I have heard a good deal of complains about the speed of Windows Phone applications. Not surprisingly, top of the list is the treasured Facebook app. I am going to really challenge your perception of slow with this one, so take a walk with me.
To understand where Windows Phone is coming from, you must first understand the ideology behind its Panoramic UI. Microsoft made some huge design decisions; they opted to go with a horizontal slate as opposed to the endless vertical scroll seen elsewhere. This is not the easiest thing in the world to explain, but amazingly, it’s second nature to understand. The minute you play with the UI, the left to right gestures become apparent and somewhat familiar all at once.
The way the panoramic UI displays information has now become my preferred method of choice. But it comes with a downfall; and I use the word downfall loosely until further explained. Enter the Facebook app. Let’s compare the Facebook experience on both the iPhone and WP7.
The iPhone’s app displays a grid of icons which represent the subset of features offered by Facebook. So if you want to see your news feed, obviously you click the news feed icon. Simple enough and it works well.
WP7’s app approaches this in an entirely different way. The panoramic UI is present and in full force here. The first screen you’re presented is pretty much the same thing seen on the iPhone app; the same list of features offered. Except, you have the ability to simply scroll over to the next screen, and from there, right into the next.
Surely by know you get it, the UI differences are clear; but what does that have to do with performance of the apps? How and why does WP7’s Facebook app take in excess of 10 seconds to load? Simple! WP7’s Facebook app and its panoramic UI display all your information at once. From the time the app is first launched, it begins to load all the information for each category. Your news feed, photos, events and notifications are all being populated at the same time. This is where the delay in presentation is generated. On the iPhone, nothing loads until you actually click an icon. Interesting isn’t it! Take a look at the video below. It’s a side by side comparison of both apps pretty much doing the same thing on the same Wifi network.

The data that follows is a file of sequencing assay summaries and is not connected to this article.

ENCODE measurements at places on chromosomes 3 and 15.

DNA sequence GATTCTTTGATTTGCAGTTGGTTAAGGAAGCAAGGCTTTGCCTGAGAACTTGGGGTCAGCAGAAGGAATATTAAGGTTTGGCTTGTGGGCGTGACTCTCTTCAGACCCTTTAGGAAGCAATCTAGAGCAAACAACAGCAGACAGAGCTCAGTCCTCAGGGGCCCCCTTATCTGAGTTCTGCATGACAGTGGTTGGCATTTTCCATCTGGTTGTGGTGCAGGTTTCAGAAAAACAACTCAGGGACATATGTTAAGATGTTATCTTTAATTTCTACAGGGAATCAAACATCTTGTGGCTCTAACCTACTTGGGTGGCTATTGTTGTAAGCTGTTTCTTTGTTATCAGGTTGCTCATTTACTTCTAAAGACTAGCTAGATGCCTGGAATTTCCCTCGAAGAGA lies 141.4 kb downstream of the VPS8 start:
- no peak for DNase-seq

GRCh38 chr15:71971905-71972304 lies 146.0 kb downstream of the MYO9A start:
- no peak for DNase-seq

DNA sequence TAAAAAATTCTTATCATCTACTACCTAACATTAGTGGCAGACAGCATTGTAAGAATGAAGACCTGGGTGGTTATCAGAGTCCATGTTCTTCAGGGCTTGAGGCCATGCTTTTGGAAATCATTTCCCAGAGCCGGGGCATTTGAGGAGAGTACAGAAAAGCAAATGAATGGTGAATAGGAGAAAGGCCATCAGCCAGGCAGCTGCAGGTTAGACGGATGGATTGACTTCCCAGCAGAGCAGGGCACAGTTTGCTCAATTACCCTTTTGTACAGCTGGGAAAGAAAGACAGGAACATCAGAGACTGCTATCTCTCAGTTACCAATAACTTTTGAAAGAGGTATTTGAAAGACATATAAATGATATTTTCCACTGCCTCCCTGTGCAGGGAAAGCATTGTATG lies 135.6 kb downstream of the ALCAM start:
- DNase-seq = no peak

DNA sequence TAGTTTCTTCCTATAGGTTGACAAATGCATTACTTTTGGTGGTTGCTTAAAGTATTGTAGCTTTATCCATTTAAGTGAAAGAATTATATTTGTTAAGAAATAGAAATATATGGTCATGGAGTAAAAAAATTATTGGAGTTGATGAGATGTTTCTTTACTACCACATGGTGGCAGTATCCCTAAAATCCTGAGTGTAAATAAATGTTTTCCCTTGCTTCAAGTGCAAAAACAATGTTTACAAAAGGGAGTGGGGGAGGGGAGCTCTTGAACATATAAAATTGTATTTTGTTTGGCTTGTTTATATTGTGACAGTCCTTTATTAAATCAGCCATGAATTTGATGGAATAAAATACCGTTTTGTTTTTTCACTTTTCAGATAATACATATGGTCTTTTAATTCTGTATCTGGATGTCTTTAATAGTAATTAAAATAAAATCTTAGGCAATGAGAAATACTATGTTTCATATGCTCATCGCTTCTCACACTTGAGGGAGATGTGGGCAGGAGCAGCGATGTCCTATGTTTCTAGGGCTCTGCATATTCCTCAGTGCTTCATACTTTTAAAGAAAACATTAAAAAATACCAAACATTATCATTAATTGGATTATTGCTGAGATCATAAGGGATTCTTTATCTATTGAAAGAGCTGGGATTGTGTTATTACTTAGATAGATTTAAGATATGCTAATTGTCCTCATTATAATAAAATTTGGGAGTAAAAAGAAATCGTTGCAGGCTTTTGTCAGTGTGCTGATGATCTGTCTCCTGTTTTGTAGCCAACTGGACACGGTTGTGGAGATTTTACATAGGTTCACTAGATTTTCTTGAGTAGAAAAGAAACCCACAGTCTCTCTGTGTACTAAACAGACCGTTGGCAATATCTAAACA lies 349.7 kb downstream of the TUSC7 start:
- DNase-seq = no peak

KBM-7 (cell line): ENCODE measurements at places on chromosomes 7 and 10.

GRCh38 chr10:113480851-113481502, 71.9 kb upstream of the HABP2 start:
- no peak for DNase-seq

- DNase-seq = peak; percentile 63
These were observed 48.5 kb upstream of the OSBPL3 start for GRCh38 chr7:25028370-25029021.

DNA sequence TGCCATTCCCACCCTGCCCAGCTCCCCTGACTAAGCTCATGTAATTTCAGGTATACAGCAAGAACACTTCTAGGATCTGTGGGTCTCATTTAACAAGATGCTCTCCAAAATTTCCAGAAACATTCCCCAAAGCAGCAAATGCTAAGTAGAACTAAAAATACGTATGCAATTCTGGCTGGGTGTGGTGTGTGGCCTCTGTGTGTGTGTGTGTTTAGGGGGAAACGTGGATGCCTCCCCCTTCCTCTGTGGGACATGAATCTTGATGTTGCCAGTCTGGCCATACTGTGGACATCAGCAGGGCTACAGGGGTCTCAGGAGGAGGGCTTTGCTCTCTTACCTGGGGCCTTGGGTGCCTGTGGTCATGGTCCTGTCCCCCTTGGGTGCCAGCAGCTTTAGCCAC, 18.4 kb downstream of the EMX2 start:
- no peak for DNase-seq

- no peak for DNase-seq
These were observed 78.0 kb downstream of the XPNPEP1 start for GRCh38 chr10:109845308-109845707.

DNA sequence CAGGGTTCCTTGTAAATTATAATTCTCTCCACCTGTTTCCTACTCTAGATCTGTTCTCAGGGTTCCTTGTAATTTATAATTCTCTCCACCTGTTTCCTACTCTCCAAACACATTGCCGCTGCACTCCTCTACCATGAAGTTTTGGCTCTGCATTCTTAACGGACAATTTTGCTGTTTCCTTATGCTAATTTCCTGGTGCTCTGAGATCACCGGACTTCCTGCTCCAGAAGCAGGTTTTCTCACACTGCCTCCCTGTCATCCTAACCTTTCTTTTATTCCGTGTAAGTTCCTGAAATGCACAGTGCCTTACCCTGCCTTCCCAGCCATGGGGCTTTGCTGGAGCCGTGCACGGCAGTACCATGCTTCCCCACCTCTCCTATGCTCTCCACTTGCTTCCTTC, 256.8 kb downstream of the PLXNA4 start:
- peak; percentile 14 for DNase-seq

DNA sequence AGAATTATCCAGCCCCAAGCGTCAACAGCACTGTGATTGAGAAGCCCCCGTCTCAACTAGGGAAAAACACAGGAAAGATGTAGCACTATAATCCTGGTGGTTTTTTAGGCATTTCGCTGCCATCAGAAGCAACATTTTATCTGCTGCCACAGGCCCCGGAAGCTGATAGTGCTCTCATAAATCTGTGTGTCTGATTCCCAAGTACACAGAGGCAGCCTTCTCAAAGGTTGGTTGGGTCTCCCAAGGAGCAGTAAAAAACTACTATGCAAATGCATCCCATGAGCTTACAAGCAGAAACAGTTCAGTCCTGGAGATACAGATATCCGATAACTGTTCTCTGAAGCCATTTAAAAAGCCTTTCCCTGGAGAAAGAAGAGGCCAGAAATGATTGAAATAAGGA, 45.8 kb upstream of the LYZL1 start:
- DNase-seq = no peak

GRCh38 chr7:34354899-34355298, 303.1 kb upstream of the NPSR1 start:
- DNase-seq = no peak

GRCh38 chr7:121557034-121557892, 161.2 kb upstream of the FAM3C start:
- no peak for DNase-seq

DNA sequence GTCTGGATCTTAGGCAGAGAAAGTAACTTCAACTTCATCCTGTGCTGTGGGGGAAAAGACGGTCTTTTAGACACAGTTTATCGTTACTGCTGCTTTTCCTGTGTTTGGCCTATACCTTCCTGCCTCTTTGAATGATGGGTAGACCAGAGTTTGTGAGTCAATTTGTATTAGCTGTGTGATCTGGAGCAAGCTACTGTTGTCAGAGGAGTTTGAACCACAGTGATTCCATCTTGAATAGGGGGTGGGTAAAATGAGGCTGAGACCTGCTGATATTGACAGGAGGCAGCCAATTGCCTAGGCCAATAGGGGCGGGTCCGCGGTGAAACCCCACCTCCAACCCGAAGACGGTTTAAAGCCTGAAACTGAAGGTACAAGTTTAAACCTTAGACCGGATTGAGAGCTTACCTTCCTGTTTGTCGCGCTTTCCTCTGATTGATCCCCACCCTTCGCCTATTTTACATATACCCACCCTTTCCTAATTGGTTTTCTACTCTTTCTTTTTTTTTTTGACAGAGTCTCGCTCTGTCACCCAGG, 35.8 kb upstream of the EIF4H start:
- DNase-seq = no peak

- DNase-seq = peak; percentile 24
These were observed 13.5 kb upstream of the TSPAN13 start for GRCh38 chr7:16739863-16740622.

Some may conclude this to be a downfall at first, but once you understand what is going on and how this works, you’ll find yourself to be much more forgiving. It’s not so much that the app is slow; the content is just delivered all at once, which requires a few more seconds to complete. This is a huge advantage of the UI from my perspective; I have no problem waiting a few extra seconds for a stream line delivery of content without further interaction with sub-menus. And once MS permits multi-tasking you can expect apps like Facebook to automatically update in the background so when you open it, the content is waiting there for you and voila, zero lag.